Spiritual

Why I’m Taking My Kids to See the “Exclusively Gay Moment” in “Beauty and the Beast”

Easily one of the greatest contributions to anyone’s childhood is that of the Disney corporation. Whether you grew up with black and white reels of Mickey Mouse, or dreaming of living in Belle’s castle, Disney films and characters have been paramount to growing up and dreaming BIG for 94 years.

The same animated Disney films that shaped our childhood and those before us are now becoming live-action remakes for the next generation.

The highly anticipated live-action Beauty and the Beast is set to hit theaters on March 17.

Controversy surrounded the film late last week when director Bill Condon revealed in an interview with the British gay magazine Attitude that a character in the film is “confused about what he wants.” He continues, “It’s somebody who’s just realizing that he has these feelings. It is a nice, exclusively gay moment in a Disney movie.”

People (Christians) are outraged after hearing the director talk about a character “who on one day wants to be Gaston and on another day wants to kiss Gaston.”

According to Vulture, this “exclusively gay moment” is a two-second snippet of Gaston’s sidekick, LeFou, dancing with a henchman dressed as a woman.

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But are we really all that surprised this is happening?

THIS is exactly what the Bible warns us about—the things of this world are not of Christ.

Disney’s sinful agenda is not one that we should shy away from, but rather take as an incredible opportunity to discuss the gospel.

Satan is evil, but his tactics appear godly.

Think about the story of Adam and Eve in the Garden of Eden. God gives them free reign to “eat” from any tree except that of the Knowledge of Good and Evil.

Of course we all know that Satan appears in the form of a serpent and convinces Eve to eat the forbidden fruit.

What’s so important for us to know as Christians is that this “fruit” isn’t something like an apple. It’s exactly what the Bible says it is: knowledge. It’s ideas, thoughts and worldviews that shape our beliefs and thinking.

To “eat” isn’t to consume, but rather to buy into a particular perspective.

This is where subtle scenes like the one slipped into Beauty and the Beast pose a threat to our children and society.

Satan didn’t convince Eve to eat the forbidden fruit by appealing to her rebelliousness. He instead appealed to Eve’s godliness—convincing her that she should eat the fruit in order to be the most pleasing to God.

In the same way that Satan didn’t sell Eve with rebellion, Beauty and the Beast won’t sell homosexuality as a sin.

It’s a children’s movie, which is widely associated with innocence, and “good.” But the sinful agenda of the creators and society as a whole is the “forbidden fruit.” It portrays a knowledge, or belief, that “love” and “acceptance” is always good, and “good” is what’s most pleasing to God.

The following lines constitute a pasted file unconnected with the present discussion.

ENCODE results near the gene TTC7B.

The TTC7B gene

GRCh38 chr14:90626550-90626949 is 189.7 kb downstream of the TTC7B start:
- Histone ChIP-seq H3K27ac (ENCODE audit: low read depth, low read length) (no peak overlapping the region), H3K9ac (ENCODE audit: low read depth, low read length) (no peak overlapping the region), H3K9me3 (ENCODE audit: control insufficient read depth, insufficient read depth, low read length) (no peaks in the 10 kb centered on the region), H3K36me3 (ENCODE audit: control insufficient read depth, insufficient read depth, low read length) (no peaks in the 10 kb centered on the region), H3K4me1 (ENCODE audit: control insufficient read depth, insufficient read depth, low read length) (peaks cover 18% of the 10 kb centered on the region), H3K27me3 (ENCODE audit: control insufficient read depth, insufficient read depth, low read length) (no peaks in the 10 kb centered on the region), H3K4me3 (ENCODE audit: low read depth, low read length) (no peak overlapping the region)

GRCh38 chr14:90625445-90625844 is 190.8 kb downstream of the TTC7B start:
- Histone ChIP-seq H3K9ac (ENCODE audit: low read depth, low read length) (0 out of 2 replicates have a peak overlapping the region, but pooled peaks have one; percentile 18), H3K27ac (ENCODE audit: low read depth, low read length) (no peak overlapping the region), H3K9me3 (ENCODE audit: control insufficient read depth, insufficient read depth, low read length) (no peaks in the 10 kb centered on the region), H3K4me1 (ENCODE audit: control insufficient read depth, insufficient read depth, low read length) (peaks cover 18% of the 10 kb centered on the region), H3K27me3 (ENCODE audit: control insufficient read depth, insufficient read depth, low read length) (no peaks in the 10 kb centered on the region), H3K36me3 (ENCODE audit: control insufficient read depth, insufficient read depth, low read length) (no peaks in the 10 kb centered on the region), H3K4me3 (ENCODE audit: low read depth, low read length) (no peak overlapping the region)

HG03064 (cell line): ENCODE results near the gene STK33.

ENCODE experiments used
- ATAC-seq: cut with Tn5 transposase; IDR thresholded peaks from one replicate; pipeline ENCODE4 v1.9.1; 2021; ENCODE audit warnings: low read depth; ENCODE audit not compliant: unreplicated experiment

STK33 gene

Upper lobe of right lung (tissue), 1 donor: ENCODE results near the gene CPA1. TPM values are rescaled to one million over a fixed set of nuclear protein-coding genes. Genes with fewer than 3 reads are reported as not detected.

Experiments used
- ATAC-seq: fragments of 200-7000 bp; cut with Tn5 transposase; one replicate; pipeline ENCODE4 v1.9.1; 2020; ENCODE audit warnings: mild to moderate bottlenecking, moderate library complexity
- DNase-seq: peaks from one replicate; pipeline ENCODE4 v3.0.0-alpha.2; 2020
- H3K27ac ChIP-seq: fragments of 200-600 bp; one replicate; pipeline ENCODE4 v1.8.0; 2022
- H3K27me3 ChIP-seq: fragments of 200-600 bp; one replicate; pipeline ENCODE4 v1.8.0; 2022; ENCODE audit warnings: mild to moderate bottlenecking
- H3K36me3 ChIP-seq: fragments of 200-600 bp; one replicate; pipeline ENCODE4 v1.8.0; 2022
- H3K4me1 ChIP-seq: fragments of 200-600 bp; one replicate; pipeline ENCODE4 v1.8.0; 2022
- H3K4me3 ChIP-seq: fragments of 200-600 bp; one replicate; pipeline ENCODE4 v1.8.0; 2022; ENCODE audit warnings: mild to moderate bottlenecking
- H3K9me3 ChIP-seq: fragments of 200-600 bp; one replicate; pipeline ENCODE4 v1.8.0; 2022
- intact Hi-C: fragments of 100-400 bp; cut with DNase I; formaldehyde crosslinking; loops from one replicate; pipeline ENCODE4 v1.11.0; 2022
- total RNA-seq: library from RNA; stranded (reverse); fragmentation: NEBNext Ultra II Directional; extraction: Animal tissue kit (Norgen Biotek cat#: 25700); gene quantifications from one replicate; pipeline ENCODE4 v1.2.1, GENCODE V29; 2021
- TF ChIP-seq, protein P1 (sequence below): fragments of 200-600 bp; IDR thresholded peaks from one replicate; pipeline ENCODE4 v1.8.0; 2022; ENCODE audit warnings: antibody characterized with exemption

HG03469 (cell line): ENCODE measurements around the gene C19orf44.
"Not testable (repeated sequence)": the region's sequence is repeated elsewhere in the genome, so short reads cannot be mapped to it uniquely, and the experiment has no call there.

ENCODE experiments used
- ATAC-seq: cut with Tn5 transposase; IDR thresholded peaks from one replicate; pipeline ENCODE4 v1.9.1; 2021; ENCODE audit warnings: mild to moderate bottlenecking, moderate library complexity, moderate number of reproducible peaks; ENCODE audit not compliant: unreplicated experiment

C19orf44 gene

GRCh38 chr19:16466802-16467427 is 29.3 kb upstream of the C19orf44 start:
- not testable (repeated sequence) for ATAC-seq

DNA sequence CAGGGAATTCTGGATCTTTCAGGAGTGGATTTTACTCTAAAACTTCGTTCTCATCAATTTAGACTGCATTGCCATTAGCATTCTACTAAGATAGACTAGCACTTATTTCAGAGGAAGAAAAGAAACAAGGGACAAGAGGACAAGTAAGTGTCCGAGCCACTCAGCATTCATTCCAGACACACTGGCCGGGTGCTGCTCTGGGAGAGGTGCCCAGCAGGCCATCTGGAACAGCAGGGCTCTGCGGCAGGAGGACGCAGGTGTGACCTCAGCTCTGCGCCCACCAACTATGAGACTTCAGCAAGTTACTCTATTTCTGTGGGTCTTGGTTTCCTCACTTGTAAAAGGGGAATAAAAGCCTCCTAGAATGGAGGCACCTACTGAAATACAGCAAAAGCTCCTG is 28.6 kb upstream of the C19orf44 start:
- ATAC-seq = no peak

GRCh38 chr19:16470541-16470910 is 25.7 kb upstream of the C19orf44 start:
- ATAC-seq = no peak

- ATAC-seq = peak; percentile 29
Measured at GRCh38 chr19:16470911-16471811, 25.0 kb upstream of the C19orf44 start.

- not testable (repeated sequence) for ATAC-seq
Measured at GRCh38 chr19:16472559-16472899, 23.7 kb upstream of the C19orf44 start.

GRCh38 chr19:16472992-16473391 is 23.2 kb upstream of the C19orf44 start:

There’s a fine line between what’s pleasing to God and what’s pleasing to the world, as there is between what it means to love homosexuals while hating the sin of homosexuality. Satan is the tightrope walker extraordinaire, and never fails to capture people’s hearts on that fine line.

Beauty and the Beast is a perfect depiction of that tightrope, and the beliefs that society will force on our kids.

Hear me when I say that I believe there are plenty of great takeaways and biblical parallels that can be taught from the film. Belle’s unconditional love, mercy, grace and positivity exude what it means to live a life like Christ.

But Satan is no stranger to fooling those who aren’t carefully watching out for him.

For generations, Disney’s influence has shaped childhood experiences time and time again. They’ve empowered young girls through strong female figures. They’ve encouraged every child to reach for the stars, and dream big from deep within.

In 2017, Disney is embarking on a new influential agenda, and we as Christians cannot biblically support it.

But before you grab your pitch forks and flames, I encourage you to ponder this: We cannot protect our children from the sinful nature of this world—hiding it only cultivates ignorance. Society is bombarding our kids with these messages anyway, so I’d rather them learn the Christ-centered truth from me than the culturally skewed perspective from peers and the media.

It’s our behavior and response toward sinful things that will truly shape the way we raise up a generation of men and women in Christ. That’s why I’m taking my kids to see Beauty and the Beast.

If you choose to see it, I would encourage you to make the most of this film, and the opportunity it presents for you and your family to openly discuss the gospel and what the Bible says about homosexuality in a Christ-honoring way.

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Bri Lamm
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Bri is an outgoing introvert with a heart that beats for adventure. She lives to serve the Lord, experience the world, and eat macaroni and cheese in between capturing life’s greatest moments on one of her favorite cameras.

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